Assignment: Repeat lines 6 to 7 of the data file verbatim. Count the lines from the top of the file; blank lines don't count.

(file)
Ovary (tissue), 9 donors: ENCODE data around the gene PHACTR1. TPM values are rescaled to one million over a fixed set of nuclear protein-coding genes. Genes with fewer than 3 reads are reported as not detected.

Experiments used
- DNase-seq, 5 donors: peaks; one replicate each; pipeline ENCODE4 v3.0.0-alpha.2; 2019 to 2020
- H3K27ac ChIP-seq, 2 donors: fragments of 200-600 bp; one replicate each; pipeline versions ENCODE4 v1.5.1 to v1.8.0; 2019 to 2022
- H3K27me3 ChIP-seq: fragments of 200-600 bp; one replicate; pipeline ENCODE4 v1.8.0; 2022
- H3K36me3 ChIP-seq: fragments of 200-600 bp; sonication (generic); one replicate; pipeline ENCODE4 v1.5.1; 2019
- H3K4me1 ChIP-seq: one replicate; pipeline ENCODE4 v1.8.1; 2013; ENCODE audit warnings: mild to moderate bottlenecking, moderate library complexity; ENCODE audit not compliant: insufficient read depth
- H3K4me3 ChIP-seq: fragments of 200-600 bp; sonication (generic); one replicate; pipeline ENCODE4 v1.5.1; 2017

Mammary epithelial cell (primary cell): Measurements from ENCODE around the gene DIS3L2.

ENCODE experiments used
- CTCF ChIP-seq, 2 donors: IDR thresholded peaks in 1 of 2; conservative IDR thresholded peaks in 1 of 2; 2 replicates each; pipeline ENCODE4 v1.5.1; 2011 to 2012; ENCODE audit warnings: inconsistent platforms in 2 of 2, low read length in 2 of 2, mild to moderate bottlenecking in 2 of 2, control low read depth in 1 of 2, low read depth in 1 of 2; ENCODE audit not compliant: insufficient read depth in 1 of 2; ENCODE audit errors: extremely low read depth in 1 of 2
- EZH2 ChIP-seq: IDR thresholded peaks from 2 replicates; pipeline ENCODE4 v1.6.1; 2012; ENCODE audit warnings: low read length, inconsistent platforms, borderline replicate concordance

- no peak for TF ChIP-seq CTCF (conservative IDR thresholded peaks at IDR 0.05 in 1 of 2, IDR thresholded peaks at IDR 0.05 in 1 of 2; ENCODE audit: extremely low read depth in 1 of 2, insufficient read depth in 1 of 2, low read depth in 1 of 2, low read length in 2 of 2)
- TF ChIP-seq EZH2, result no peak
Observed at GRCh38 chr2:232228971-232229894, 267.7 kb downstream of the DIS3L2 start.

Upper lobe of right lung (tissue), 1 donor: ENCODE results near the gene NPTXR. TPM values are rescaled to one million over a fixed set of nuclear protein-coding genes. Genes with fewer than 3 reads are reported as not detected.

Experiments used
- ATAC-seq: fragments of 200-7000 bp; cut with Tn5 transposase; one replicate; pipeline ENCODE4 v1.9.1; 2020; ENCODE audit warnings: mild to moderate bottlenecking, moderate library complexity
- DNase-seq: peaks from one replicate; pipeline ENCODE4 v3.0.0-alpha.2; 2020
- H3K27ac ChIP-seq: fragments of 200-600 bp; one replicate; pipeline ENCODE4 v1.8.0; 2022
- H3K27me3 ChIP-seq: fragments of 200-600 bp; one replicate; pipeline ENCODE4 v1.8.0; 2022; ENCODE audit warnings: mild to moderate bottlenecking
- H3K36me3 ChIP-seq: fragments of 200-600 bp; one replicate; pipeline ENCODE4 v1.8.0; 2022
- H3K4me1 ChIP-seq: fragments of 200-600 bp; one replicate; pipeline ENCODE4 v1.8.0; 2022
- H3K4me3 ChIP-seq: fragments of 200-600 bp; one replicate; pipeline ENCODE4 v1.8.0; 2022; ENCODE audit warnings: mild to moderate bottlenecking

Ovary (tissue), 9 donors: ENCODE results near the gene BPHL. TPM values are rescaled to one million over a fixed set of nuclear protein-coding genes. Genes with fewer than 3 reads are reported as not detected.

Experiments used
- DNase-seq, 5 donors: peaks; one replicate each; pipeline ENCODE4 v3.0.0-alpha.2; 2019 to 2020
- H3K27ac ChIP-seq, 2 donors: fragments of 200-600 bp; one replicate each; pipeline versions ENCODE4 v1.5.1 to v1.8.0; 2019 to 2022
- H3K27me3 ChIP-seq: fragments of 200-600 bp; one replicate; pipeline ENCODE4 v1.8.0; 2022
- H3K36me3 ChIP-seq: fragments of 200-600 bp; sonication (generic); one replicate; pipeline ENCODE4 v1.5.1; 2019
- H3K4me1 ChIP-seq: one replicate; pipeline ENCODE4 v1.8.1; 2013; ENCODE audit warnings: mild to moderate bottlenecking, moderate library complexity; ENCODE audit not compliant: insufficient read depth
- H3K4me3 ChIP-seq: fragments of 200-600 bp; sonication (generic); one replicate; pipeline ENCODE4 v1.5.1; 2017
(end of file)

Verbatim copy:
- H3K36me3 ChIP-seq: fragments of 200-600 bp; sonication (generic); one replicate; pipeline ENCODE4 v1.5.1; 2019
- H3K4me1 ChIP-seq: one replicate; pipeline ENCODE4 v1.8.1; 2013; ENCODE audit warnings: mild to moderate bottlenecking, moderate library complexity; ENCODE audit not compliant: insufficient read depth